Natasha: Well, sometimes you have to disappear to get your life back.
Nick: My thoughts exactly. Still, lyin’ to all your friends? Lyin’ to Steve Rogers?
Natasha: I can lie just as well as you can, Nick… I was well trained in the art. Besides, this gets you what you want, doesn’t it?
Nick: If we’re gonna win this war, we need Captain America back. And if this doesn’t get Steve Rogers back into that uniform… I don’t know what will.
The idea that Natasha would fake Bucky’s death to manipulate Steve back into wearing wings on his head has never sat well with me. First, because Natasha is someone who pays attention more to the men behind the tights— codenames and disguises are more ephemeral.
But more importantly, this is the exact same schtick the Soviet Union pulled on Natasha to get her to accept the name Black Widow, and all the burdens and duties that came with it. They told her that the man she loved was dead, and she told herself that he would have wanted her to carry on for him. And that was the deception that ruined her. It weighs a lot.
Natasha has always been at her most ruthless and manipulative when she feels there is something worth saving on the line— her most stunning cruelties often accompany her most stunning acts of compassion. (See: Belova, Yelena.) So I can well believe that she’d take it upon herself to fake Bucky’s death, if that’s what she felt could save him. And I can see her taking credit for Nick Fury’s “take back the shield, Steve” scheme because guilt is a part of her curse. But look what she says, here— “it’s what you want,” not what she wants, not what Steve wants or what Bucky wants. It’s the classic Nick Fury dick move, really, all the more dickish because it might be for the best. But the big picture “we need a Captain America to win this fight, and this is how we can get one” is the exact sort of chessmaster politics Natasha is ever attempting to escape.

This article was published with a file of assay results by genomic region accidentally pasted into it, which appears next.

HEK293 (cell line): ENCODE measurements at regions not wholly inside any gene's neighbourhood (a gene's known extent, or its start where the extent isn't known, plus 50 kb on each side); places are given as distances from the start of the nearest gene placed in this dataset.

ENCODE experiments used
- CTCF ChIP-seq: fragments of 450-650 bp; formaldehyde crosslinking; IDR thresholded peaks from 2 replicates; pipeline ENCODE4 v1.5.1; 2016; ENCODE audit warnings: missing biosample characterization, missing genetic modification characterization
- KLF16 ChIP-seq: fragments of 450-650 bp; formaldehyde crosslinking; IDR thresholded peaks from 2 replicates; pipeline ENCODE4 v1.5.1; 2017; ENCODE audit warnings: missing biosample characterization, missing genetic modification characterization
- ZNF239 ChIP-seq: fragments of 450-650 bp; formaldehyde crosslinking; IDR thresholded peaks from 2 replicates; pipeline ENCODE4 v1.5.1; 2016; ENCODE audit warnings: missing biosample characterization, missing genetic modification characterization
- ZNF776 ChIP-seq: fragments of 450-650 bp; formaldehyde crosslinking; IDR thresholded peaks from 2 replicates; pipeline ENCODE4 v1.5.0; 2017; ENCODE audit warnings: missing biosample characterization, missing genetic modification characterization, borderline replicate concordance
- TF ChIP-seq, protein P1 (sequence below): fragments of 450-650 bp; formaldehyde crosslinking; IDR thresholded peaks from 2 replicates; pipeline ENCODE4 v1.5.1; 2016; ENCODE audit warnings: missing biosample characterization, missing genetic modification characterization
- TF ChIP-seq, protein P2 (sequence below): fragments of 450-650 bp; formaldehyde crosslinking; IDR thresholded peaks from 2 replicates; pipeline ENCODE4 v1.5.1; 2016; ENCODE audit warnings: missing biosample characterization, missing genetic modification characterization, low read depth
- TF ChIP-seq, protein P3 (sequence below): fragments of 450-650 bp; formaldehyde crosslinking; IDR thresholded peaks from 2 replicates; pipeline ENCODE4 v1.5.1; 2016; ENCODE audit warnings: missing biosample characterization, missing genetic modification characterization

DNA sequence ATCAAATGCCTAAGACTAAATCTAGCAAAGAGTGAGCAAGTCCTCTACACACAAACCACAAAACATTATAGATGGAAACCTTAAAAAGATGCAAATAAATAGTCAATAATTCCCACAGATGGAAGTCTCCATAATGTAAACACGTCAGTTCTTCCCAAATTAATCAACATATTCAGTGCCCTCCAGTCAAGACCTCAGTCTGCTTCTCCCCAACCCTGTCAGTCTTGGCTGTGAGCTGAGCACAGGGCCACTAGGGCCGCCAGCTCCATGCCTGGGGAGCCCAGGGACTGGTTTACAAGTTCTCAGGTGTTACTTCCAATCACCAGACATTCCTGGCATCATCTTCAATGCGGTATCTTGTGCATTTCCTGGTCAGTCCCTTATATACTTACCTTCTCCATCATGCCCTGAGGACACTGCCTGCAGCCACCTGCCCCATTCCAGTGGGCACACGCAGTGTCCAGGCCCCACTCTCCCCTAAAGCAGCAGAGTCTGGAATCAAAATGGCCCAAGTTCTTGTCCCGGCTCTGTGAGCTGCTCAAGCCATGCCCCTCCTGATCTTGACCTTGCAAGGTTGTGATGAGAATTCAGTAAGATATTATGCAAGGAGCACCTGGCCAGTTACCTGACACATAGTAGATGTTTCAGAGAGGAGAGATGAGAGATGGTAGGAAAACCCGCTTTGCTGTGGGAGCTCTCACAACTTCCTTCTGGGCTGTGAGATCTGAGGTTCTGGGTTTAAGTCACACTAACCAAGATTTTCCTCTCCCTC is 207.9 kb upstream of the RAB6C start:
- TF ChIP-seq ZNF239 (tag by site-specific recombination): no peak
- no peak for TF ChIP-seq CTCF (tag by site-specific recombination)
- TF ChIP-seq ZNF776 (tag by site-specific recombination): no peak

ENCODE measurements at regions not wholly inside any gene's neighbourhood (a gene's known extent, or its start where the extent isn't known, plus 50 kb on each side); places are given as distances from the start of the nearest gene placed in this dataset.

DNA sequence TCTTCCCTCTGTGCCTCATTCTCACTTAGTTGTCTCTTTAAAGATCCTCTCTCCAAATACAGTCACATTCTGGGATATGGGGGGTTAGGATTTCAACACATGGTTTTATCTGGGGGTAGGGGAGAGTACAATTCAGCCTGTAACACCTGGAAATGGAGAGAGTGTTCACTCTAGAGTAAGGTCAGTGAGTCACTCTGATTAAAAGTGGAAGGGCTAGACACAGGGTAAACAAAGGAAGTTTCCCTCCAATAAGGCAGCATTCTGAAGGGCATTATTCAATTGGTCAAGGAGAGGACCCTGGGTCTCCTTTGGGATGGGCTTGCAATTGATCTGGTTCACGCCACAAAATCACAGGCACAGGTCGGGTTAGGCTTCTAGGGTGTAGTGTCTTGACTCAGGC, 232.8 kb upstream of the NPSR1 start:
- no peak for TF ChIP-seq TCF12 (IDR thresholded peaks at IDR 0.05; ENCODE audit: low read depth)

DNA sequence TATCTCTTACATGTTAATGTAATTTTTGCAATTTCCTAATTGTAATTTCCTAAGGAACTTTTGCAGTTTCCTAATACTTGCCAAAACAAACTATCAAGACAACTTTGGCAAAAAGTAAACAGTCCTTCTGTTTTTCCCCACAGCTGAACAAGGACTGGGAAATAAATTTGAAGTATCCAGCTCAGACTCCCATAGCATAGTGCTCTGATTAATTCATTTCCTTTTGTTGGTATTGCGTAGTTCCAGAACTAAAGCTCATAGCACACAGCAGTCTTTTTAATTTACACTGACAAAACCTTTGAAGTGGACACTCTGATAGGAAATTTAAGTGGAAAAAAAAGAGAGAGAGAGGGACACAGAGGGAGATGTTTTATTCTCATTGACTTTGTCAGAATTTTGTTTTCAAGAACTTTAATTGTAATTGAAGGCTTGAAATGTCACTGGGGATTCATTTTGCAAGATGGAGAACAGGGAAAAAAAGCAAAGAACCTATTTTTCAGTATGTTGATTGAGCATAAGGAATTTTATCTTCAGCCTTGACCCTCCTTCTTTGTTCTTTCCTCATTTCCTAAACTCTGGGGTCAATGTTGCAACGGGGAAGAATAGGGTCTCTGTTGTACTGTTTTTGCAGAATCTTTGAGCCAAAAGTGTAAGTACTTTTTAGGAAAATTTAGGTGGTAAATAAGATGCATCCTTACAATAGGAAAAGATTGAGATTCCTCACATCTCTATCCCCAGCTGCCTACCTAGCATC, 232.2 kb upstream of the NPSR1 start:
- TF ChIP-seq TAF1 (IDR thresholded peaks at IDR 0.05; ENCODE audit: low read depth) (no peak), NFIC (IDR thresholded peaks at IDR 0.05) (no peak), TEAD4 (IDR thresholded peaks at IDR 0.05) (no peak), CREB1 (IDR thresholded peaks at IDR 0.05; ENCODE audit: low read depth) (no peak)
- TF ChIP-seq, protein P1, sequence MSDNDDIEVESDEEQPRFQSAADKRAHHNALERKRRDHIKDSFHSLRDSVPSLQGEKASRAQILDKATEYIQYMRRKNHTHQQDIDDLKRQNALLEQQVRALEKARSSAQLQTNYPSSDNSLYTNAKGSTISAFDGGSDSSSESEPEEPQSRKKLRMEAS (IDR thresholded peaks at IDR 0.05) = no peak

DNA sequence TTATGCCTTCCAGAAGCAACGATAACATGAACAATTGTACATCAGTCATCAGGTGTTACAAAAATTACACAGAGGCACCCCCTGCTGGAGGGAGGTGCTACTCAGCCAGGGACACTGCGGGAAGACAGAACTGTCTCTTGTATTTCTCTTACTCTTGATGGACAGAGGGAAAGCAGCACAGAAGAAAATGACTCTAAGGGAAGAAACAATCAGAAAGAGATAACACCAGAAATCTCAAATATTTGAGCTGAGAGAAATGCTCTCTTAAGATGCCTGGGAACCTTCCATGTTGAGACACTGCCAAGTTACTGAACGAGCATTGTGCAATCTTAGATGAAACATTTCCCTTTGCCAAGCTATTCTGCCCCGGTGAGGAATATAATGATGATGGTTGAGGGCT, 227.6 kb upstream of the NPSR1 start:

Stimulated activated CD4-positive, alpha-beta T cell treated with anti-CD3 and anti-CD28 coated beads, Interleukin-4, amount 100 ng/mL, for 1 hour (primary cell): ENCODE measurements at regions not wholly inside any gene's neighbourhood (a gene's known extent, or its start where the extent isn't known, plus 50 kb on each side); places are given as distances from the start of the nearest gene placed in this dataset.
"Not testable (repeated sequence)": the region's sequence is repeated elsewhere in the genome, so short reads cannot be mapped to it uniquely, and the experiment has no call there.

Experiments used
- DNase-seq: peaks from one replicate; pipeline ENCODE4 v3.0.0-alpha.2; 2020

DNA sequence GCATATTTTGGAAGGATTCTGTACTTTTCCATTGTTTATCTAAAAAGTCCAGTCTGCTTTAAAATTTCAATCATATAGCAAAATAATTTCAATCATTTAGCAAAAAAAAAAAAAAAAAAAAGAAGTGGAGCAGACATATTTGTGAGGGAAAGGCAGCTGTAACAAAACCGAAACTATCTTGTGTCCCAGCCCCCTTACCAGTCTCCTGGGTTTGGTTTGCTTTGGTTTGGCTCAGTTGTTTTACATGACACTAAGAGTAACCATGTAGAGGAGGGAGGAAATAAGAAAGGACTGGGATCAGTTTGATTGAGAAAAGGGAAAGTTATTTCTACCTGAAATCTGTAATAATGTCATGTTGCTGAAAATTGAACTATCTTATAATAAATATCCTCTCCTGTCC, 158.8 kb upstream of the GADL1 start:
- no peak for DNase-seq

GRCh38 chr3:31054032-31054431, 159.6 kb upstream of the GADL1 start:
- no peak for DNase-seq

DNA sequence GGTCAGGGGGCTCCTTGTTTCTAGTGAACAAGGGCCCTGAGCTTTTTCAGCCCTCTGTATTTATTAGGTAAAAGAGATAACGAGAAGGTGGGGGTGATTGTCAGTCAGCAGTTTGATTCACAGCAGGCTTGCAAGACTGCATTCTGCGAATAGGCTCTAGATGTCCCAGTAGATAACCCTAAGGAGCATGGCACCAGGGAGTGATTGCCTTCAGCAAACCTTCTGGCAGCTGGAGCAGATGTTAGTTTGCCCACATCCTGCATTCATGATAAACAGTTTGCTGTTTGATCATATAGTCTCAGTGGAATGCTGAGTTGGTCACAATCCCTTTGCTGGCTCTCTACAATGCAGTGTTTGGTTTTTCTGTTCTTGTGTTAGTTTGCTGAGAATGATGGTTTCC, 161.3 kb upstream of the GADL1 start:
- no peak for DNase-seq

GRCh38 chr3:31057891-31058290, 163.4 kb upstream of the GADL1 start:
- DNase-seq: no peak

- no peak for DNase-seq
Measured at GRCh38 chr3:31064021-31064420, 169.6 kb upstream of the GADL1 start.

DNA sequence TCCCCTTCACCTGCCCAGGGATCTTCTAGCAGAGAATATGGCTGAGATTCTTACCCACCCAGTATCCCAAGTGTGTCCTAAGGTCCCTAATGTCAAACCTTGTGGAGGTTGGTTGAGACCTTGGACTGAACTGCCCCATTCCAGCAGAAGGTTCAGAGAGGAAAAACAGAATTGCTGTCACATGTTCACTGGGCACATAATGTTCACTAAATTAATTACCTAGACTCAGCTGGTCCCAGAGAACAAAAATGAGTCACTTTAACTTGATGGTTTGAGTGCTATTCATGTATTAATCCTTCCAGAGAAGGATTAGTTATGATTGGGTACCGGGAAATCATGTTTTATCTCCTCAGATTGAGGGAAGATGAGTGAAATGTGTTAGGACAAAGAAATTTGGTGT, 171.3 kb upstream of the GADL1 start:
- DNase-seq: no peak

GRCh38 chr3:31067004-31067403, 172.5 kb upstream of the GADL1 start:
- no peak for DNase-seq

Fury has to be thinking about the tactical value of Steve Rogers Captain America, Natasha has to concentrate on the personal value of James Barnes Human Being.
(Incidentally, Brubaker has just announced he’s leaving Captain America with issue #19.)
From Fear Itself #7.1, by Ed Brubaker and Butch Guice.